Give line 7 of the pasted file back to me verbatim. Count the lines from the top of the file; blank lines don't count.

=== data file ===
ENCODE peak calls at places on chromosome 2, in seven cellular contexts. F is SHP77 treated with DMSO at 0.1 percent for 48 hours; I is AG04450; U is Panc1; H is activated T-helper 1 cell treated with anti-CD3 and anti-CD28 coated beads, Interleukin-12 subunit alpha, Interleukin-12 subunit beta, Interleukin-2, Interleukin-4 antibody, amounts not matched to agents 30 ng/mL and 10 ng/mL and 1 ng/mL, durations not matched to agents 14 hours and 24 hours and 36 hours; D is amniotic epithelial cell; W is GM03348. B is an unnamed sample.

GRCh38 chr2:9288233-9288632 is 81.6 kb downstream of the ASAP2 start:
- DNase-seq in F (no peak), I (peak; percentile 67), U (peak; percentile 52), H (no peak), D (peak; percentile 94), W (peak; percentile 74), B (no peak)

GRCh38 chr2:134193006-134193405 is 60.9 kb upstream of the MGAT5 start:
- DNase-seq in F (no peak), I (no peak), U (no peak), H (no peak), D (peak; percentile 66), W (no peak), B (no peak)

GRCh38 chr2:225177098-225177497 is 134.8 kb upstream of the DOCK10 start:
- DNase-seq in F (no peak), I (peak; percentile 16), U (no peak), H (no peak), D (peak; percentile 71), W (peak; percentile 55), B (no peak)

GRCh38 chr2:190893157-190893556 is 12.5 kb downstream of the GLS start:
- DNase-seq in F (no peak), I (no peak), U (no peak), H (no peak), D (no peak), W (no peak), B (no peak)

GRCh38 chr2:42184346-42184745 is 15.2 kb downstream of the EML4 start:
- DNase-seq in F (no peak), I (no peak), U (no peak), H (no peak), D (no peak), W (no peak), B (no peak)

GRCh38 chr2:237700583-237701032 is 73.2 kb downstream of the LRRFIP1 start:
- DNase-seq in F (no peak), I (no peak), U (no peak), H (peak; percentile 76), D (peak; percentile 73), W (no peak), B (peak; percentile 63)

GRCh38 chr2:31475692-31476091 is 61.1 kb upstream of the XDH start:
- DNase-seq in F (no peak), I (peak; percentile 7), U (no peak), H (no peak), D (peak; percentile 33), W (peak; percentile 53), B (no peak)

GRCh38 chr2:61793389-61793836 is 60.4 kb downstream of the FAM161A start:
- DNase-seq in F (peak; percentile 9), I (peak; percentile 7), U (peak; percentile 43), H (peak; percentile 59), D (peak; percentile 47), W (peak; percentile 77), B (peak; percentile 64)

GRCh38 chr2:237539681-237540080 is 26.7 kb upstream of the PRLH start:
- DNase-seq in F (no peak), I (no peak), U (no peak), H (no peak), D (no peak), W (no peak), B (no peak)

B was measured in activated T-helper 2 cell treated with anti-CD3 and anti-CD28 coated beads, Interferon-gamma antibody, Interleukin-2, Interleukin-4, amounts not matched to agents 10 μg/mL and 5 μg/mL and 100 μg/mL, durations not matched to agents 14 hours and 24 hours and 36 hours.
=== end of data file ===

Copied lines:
- DNase-seq in F (no peak), I (peak; percentile 16), U (no peak), H (no peak), D (peak; percentile 71), W (peak; percentile 55), B (no peak)